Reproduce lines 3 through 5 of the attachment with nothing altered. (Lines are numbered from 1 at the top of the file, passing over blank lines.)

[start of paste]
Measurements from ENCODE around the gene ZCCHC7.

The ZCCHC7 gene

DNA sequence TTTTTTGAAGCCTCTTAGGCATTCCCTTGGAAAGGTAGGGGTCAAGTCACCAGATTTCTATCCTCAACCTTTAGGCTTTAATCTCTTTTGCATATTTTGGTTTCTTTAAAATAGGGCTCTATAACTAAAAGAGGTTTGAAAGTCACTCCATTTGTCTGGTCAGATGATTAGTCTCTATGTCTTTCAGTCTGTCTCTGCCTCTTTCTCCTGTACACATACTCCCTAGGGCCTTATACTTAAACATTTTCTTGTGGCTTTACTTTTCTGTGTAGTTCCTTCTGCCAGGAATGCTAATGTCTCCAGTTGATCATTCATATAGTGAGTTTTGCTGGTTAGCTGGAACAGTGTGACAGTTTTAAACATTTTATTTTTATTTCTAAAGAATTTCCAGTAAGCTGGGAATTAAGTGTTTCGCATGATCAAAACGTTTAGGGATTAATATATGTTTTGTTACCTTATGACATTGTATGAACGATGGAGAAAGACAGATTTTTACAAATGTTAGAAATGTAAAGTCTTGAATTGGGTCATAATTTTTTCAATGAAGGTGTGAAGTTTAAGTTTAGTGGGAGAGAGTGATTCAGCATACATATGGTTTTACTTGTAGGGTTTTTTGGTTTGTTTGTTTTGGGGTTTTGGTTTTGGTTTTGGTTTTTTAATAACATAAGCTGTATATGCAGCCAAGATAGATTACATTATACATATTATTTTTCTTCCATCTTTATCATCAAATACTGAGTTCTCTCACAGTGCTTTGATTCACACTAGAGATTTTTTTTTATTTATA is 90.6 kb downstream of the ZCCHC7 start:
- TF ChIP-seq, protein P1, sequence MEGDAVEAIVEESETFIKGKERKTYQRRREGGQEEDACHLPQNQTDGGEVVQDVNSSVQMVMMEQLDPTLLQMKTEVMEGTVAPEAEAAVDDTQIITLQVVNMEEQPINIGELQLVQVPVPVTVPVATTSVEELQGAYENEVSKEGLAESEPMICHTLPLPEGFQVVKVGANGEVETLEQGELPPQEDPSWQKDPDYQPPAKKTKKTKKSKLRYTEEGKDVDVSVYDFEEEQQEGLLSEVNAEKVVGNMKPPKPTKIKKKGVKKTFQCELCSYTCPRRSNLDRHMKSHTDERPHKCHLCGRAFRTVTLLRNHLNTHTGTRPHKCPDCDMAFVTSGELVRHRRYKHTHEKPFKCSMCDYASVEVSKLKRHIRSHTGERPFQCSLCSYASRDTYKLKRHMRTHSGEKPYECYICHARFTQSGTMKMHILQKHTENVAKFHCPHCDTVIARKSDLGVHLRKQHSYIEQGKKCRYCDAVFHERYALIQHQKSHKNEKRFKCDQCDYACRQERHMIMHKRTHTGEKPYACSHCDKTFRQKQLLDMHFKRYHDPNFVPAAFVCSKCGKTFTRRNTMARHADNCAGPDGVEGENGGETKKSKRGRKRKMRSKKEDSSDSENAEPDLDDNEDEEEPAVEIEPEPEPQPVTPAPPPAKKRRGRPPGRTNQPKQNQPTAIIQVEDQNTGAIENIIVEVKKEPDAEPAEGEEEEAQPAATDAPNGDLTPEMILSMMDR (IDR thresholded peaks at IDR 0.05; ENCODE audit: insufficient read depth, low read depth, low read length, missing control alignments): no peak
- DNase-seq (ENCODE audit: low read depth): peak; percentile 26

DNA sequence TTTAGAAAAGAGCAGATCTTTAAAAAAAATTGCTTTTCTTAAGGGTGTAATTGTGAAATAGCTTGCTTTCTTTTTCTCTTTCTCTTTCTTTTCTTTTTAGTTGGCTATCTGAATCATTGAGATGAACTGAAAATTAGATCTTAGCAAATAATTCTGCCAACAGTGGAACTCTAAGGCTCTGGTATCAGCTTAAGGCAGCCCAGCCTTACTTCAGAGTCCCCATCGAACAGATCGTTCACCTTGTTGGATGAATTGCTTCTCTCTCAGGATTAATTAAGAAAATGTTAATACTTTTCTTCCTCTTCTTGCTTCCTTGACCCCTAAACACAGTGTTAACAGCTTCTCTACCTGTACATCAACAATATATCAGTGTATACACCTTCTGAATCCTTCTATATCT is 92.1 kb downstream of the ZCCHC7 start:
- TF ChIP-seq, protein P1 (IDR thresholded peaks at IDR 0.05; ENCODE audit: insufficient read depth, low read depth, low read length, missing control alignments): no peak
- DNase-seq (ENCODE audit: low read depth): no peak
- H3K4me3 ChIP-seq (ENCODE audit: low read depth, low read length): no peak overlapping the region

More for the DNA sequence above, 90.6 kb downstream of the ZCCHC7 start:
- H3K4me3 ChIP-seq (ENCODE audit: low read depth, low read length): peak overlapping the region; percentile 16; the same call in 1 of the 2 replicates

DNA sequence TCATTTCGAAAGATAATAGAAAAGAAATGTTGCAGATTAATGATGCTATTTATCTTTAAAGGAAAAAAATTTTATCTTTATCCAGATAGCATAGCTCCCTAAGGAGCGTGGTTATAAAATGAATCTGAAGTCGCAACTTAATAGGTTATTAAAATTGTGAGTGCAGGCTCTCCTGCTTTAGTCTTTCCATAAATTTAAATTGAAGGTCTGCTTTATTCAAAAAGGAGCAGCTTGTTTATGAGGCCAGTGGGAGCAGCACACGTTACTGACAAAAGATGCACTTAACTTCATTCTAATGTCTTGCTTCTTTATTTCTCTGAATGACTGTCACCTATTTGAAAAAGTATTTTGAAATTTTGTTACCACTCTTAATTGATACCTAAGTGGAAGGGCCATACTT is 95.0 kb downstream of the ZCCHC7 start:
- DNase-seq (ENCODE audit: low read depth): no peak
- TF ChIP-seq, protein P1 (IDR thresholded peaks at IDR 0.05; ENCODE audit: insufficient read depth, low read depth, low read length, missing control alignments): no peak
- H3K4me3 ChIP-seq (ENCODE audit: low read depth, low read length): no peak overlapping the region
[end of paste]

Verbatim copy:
DNA sequence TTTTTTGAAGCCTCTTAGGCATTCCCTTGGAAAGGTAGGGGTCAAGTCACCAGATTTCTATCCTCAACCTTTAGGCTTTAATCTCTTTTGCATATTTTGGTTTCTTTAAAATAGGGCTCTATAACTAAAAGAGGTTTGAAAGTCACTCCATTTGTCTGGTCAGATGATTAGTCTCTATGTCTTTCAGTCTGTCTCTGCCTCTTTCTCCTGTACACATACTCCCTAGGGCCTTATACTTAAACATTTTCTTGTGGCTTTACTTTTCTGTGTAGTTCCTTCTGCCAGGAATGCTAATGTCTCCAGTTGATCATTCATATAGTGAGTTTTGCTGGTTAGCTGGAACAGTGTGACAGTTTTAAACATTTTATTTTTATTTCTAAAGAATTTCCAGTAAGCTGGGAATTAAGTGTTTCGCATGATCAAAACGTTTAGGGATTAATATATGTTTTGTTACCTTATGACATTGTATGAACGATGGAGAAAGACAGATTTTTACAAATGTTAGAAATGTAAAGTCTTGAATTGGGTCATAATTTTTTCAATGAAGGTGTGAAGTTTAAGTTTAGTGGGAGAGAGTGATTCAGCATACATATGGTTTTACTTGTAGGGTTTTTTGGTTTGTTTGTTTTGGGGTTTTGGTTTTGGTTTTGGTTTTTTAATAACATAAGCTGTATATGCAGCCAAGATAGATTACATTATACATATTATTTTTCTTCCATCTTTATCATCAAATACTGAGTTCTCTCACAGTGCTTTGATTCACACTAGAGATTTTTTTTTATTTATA is 90.6 kb downstream of the ZCCHC7 start:
- TF ChIP-seq, protein P1, sequence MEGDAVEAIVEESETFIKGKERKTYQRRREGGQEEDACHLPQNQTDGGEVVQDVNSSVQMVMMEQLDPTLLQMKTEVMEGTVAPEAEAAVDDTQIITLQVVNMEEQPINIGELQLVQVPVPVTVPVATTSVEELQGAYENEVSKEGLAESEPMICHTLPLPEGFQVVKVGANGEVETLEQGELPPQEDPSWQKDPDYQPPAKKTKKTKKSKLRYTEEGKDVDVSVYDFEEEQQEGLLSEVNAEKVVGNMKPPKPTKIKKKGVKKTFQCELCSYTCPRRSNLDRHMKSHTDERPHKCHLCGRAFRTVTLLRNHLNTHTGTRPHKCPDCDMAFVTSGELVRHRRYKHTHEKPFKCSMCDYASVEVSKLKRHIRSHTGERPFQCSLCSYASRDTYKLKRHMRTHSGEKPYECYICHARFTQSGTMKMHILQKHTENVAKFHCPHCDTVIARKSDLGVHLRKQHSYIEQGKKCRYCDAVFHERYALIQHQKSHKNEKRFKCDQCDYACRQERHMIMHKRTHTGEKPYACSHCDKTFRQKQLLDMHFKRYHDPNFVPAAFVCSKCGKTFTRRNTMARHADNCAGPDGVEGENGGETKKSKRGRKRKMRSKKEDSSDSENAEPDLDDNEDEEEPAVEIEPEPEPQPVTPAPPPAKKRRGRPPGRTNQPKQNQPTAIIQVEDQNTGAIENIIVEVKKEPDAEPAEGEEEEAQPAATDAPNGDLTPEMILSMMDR (IDR thresholded peaks at IDR 0.05; ENCODE audit: insufficient read depth, low read depth, low read length, missing control alignments): no peak
- DNase-seq (ENCODE audit: low read depth): peak; percentile 26